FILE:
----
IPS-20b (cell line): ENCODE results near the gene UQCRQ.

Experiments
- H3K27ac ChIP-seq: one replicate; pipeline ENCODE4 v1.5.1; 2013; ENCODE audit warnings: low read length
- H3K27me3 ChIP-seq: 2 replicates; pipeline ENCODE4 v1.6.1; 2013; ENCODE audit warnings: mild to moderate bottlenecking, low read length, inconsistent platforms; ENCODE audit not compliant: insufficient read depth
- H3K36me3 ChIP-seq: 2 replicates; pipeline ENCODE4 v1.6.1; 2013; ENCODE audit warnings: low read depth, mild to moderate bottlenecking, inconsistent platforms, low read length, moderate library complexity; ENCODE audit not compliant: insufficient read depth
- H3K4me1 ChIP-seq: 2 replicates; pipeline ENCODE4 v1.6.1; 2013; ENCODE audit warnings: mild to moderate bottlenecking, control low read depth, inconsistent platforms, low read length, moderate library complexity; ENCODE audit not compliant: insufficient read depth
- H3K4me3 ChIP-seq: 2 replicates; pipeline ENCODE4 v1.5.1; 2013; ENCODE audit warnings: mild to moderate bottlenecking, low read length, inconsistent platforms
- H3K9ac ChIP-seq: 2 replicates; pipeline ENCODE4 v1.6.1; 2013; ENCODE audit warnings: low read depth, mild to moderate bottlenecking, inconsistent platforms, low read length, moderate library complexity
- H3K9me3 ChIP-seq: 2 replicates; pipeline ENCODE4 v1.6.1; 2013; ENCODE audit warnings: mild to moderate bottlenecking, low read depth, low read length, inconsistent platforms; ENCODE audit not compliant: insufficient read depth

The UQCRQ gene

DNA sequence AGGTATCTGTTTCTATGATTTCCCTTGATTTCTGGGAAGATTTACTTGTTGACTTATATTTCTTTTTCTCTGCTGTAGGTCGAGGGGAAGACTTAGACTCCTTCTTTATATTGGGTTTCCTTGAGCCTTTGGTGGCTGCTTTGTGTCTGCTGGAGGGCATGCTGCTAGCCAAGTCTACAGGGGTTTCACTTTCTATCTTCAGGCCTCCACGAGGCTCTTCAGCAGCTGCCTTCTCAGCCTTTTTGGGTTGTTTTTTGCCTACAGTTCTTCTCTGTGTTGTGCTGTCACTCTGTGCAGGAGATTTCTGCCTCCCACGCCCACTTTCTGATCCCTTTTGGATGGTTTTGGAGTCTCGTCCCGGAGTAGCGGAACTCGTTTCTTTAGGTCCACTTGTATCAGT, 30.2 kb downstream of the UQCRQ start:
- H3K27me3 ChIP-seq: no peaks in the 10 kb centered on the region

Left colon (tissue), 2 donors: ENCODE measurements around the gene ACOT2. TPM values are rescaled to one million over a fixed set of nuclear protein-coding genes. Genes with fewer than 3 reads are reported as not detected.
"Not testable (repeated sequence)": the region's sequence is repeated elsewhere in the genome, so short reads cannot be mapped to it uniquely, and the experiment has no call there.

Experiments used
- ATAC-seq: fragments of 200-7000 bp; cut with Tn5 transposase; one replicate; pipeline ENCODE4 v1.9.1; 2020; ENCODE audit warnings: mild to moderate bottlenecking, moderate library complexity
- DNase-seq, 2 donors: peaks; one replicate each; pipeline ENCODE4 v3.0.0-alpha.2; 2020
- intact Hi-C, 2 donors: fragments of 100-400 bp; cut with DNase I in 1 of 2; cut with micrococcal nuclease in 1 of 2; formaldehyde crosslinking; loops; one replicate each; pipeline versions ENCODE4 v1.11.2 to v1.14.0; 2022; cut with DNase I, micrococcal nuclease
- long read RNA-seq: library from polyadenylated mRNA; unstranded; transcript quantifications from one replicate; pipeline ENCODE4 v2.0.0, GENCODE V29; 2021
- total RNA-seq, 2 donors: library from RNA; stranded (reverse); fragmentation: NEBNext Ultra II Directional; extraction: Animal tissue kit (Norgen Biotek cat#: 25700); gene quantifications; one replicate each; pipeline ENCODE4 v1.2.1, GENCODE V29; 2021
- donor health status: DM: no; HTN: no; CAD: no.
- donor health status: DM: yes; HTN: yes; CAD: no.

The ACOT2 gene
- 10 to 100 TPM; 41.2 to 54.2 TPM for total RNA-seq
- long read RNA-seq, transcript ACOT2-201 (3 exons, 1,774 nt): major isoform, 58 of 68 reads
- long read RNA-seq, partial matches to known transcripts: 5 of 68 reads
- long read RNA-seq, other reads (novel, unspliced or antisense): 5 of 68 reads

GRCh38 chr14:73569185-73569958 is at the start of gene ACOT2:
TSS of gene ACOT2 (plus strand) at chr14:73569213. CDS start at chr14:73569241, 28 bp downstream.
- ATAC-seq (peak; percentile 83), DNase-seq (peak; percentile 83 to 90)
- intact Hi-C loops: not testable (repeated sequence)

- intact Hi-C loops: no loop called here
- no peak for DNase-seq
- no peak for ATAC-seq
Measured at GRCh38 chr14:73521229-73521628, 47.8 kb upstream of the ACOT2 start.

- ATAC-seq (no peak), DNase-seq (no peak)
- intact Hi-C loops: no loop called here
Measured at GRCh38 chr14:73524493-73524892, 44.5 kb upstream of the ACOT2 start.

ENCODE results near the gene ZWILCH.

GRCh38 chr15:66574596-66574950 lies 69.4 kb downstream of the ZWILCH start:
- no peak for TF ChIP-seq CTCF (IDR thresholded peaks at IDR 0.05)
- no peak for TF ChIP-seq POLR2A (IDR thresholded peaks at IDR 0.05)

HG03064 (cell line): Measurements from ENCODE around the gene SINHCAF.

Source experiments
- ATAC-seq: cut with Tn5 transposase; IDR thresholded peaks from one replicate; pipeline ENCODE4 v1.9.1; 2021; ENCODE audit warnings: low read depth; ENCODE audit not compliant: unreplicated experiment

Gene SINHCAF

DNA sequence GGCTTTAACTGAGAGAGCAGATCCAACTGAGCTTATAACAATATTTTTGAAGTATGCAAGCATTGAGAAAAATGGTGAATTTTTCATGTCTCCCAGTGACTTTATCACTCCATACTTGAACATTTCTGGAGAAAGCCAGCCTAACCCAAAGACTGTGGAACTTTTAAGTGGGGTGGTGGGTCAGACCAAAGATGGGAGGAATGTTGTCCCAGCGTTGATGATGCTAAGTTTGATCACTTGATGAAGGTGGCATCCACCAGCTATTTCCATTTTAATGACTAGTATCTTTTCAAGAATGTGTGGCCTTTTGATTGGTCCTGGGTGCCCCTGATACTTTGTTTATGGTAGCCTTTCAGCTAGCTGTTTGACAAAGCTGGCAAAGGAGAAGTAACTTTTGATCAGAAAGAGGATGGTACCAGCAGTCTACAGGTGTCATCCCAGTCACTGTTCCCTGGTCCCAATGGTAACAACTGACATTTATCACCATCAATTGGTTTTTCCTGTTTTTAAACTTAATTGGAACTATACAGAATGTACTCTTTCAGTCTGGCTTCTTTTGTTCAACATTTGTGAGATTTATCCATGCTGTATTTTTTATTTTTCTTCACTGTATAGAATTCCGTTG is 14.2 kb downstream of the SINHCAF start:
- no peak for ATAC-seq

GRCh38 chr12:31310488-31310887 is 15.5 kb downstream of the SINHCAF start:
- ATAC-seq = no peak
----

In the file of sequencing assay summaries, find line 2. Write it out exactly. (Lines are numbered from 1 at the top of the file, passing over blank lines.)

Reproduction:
Experiments